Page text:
When you open a bottle of pills you bought at the pharmacy, you assume that the manufacturer has sophisticated processes in place to assure the medicine or vitamins will do the job they’re supposed to. The integrity of the seal and how it could affect the contents of the bottle is something that most users never think of.
Surprisingly, after the bottles get sealed there wasn’t any way to test the quality of the seal aside from random sampling — until the Israeli company DIR Technologies (http://www.dir-technologies.com/) invented a system that checks every sealed package via thermal imaging. Operators can find and fix the factor causing the faulty seals whenever they occur, without destroying a sample or holding up the production line.
DIR’s Induction Integrity Verification System (I2VS) was launched in 2013 and was quickly adopted by some of the largest pharmaceutical and nutraceutical manufacturers worldwide, like Pfizer, Merck, Abbvie, Hetero Pharma and many more.
The importance and relevance of product was recognised by the international community when in 2015 won the Innovation Award at the ACHEMA World Forum, (http://www.achema.de/en/home.html) an international event for chemical engineering and the process industry.
“The packaging of medicine is considered part of the medicine, because it directly affects the medicine’s quality,” says Fabian Schapiro, Marketing VP, DIR. “There is some type of technology to test every part of the packaging process except after the package is sealed. Every so often in a batch, someone takes a package off the line and checks it manually. But you don’t really know the quality of the rest, and if you find one with a problem, you don’t know how many are affected, leading to a significant waste of time and effort. It’s not a proper engineering process.”
DIR is an Israeli company with a strong background in thermal imaging. DIR’s founders and key managers came from the advanced Israeli defence industry, where they were scientists and developers.
“Thermal imaging reads the inherent heat signature from the sealing process that heats through the cap of the bottle and glues the lining to the bottle,” says Schapiro. “Until now, there was no way to know if that was done properly since the bottle is closed, but our imaging can see through the cap and if there is a problem with a seal you can discover that single one and get rid of it. The system can be adapted to any existing line, and can work at production speeds above 400 bottles per minute.”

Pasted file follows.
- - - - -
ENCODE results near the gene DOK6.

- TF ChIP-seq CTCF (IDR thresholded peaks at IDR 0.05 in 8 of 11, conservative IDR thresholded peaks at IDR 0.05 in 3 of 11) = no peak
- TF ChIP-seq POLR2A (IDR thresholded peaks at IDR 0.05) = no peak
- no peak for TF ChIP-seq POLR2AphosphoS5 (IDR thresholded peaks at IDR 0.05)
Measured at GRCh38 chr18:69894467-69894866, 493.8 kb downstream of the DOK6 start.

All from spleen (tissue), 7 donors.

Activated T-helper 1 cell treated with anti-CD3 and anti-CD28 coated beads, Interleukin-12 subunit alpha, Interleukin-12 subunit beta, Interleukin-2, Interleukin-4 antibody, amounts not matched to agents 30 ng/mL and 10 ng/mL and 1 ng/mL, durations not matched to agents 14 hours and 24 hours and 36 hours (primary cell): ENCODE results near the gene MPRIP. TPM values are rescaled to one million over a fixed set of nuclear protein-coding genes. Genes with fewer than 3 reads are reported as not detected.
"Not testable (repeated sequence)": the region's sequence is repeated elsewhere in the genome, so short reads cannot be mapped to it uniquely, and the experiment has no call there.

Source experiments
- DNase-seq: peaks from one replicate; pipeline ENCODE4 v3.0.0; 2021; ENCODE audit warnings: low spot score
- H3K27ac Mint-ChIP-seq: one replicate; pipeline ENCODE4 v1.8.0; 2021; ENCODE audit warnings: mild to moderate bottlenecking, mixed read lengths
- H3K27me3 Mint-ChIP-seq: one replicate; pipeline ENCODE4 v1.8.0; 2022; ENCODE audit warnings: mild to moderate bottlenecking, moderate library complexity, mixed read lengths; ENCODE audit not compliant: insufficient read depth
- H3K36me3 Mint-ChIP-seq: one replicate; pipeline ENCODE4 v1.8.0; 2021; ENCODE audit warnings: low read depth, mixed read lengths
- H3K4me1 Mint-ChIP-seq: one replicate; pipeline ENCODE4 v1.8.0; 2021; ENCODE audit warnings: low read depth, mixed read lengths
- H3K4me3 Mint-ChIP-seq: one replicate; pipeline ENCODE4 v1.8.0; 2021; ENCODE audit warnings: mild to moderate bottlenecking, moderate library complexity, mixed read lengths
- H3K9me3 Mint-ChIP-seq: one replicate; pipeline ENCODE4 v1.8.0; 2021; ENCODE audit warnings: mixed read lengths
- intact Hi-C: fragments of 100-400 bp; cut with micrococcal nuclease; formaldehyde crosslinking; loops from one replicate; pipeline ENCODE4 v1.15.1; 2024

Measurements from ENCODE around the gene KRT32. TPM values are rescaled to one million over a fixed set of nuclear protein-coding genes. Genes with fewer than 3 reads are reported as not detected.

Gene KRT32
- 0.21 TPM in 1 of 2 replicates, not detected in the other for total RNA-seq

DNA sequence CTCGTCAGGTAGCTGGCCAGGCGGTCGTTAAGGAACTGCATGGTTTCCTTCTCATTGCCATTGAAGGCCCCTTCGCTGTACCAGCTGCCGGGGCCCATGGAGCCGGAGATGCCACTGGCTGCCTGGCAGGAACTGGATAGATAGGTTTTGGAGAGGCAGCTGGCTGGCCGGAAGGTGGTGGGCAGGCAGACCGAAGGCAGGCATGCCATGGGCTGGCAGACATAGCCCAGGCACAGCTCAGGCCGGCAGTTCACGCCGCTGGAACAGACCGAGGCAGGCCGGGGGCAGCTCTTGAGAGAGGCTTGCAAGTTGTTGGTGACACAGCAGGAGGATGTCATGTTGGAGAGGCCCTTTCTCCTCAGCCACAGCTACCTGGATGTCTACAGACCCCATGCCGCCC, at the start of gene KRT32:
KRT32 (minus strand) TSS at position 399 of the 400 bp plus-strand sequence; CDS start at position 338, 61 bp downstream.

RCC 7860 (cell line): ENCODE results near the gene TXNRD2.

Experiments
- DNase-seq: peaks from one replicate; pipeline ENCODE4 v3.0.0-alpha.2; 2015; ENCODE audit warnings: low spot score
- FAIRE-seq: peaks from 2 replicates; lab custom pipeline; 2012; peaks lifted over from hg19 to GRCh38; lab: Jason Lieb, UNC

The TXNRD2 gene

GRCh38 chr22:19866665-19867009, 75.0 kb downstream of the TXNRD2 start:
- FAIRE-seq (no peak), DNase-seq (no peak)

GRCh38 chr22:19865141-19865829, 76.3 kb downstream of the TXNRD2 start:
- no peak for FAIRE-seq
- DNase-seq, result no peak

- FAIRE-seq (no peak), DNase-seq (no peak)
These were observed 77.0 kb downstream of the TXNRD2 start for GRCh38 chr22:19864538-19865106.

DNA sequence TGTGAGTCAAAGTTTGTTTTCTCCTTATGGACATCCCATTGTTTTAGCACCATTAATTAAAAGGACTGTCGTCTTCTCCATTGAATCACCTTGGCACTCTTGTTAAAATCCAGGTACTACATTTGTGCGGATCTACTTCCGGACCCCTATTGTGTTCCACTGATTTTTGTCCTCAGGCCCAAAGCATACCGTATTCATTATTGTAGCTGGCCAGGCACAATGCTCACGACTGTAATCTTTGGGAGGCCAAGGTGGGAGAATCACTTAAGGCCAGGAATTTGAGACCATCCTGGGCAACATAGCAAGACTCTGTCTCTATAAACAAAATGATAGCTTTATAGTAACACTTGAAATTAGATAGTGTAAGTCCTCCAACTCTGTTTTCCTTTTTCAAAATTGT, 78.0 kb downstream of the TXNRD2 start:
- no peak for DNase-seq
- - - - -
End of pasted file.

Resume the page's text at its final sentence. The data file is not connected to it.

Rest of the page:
He explains that sealing problems are bound to occur every now and then. “And some cases are difficult to discover, like if the company has received damaged raw material and the seal doesn’t sit right, or the liners are defective. It is a big leap from sampling to true process control where you check every single bottle and find out not only if something is good or bad, but also get an indication why it went wrong.”
For example, trends might reveal that more seals are found to be defective on a specific work shift, and the management can take steps to correct the situation.
Not only for pharma
To provide a suitable response to non-pharma users, DIR came with I²VS Lite, a simplified version intended for packagers of food, cosmetics, cleaning supplies, automotive and other non-pharma applications.
Anything with a heat-applied seal under its lid, from coffee to make-up, “is where we could fit in,” says Schapiro. The Lite version uses the same core technology but it’s more modular and less costly because it doesn’t have to comply with the pharma industry’s heavy set of regulations. “We’re pleased to now be able to offer the same leap from sampling to 100 per cent to packagers in additional industries.”
We are not alone
“One of the best indicators of the market need for the real time inspection of seals, is the number of competitors that started to copy the I2VS” says Schapiro. “In a very short period of time, we started to see similar systems being launched in India and the US. The main difference between the original I2VS and the copies, is the know-how behind it. The I2VS was developed by scientists that truly understand thermal imaging and have been working in this discipline for year. Anyone can buy a thermal camera and put some image processing algorithms in place, but there’s something else needed to achieve a robust and consistent system, and that’s understanding correctly what the camera is detecting and processing the data accordingly. That’s why the I2VS remains the leader of this market. It’s the only system done by the experts.”
ACE technologies is an official representative of DIR technologies in India.
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